An important point was made by Tim–that the CSWA played a significant role in highlighting the muzzling of scientists by the last government. Only an independent journalist could have worked against that mandate. Unfortunately, this is not a clear reason to protect journalist roles in the society. I’m sorry to have to point out that I know journalists who would not speak out because they held federal grant funding in the area of science communication. What would have happened if they had been President of the CSWA during this period? I could also imagine a situation where a journalist works for a publication with an editorial view that could reduce the impartiality of the journalist. Just by having a journalist at the helm, does not ensure an unbiased or unfettered leader.

I agree with the problems. But I disagree with introducing protectionism. Be careful about labeling people within a group as universally having a lack of integrity. As a scientist looking at the field of science journalism, I am often appalled by the extent that media journalists will happily buy into the “groundbreaking” jargon, writing headlines and text that are clearly aimed at improving readership or being “click bait”. One has weak legs to stand on when describing media journalists, as a group, of having a higher level of integrity than any other science writing group.

For these reasons, I strongly disagree with limiting the role of members in the CSWA. I think the main argument is unfounded.

On top of that negative argument, I have a positive one. We need to work together and to learn from each other. People who are doing press releases for universities are often just rephrasing what the scientist themselves have written. The scientist, in turn, often sees the publicity as a good way of improving their annual report or the justification section of their next grant. All of us need to find a way to guide the general public to accurate and unbiased science based information.

If we put these communicators in the same room through chapter meetings, the annual conference, emails etc, and truly get to know the goals and limitations that each group has, then the results will certainly be better communication. If enough scientists and PIO’s hear the concerns of journalists, perhaps press releases will be more appropriately tempered. The scientist may learn better writing skills and the PIO’s may feel more empowered to obtain clarification from the scientist. Journalists will have more access to members in all aspects of science communication—which gives them more opportunity to find stories and to fact check. Working together will promote a common good.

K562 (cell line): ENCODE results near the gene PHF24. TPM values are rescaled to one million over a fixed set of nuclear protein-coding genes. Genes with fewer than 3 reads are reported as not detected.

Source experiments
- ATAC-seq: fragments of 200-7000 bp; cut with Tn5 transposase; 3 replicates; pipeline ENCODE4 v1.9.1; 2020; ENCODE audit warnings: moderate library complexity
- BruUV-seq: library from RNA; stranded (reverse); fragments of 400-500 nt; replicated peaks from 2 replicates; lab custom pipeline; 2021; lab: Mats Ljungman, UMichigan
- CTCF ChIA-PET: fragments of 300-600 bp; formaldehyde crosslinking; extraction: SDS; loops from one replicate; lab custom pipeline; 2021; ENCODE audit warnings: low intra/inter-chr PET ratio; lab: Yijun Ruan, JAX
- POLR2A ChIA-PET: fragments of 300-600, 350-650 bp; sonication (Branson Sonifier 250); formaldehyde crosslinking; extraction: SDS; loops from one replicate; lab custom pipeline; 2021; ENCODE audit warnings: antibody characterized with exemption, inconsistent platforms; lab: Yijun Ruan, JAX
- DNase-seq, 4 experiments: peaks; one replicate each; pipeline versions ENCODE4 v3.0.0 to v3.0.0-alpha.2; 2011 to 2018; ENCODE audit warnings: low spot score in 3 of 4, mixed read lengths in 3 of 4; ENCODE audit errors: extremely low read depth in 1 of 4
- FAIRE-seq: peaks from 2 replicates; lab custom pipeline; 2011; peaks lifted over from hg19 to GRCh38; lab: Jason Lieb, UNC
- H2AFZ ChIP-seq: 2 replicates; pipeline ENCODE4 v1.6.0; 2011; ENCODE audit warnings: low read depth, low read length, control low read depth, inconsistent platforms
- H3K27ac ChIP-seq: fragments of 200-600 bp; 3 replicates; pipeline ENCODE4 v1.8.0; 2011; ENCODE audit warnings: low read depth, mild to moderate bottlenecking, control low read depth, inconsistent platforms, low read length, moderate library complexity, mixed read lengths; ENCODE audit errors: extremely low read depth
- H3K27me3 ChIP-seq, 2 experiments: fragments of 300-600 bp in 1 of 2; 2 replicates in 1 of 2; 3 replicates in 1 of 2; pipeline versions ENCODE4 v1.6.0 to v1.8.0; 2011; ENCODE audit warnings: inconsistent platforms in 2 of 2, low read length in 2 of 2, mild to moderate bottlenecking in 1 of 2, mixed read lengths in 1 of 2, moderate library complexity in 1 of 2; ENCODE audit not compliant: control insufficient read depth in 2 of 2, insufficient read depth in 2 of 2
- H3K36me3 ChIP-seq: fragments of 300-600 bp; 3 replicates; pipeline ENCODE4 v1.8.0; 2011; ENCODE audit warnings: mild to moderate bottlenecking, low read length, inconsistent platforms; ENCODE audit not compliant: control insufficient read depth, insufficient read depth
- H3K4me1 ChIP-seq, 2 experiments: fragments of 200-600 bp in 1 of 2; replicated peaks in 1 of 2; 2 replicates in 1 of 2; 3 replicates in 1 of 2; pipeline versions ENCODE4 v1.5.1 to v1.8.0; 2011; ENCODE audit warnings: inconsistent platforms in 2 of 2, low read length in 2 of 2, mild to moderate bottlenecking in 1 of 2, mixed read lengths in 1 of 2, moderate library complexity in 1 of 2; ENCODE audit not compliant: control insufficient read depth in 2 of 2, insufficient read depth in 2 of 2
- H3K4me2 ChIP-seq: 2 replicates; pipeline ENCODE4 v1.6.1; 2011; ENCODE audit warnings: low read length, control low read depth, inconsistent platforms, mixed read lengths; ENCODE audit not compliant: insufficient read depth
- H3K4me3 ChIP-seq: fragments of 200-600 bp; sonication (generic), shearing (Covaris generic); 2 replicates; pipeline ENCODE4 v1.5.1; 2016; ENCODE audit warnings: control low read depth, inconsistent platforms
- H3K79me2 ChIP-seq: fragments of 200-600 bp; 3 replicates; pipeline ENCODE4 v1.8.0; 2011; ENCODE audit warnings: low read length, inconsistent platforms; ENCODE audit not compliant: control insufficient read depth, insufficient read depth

Perhaps instead of targeting a group, the CSWA should focus on how the constitution and mandate of the society could be written to clarify the role of the society and its officers, to write in an obligation of impartiality and the option of abstention if an officer is restricted by pressure from their own work.

Also, the society president is elected by the society, which puts some limitation on the individual. Don’t make this a two tiered organization.

I only see benefits to inclusion. I, for one, look forward to working with the CSWA, and learning from media journalists, as my career evolves to include more science communication.

Let’s learn from each other instead of putting up artificial barriers based on emotionally driven perceptions of who has more integrity.

LIGHTING UP YOUR STROKE

DSC_1776Moreau F1, Yang R2, Nambiar V3, Demchuk AM4, Dunn JF5.

Near-infrared measurements of brain oxygenation in stroke.

Neurophotonics. 2016 Jul;3(3):031403. doi: 10.1117/1.NPh.3.3.031403. Epub 2016 Feb 11.

http://www.ncbi.nlm.nih.gov/pubmed/26958577

You are having a stroke. Luckily you know “FAST” an acronym that stand for Facial drooping, Arm weakness, Speech difficulties and Time. These are key symptoms. You or a friend called for an ambulance.

“Time is brain”. The quicker you obtain treatment the better. The current care is to arrive at a hospital and have CT imaging quickly. The CT will tell whether there is bleeding. Some CT’s give an excellent view of the size of the stroke. What the doctor doesn’t know, is how severe the stroke is within the stroke region. A stroke is a low flow condition. The blood oxygen carrying protein—hemoglobin—looses oxygen. The tissue becomes hypoxic (low oxygen). The severity of the hypoxia is likely to relate to outcome. CT doesn’t tell you much about severity.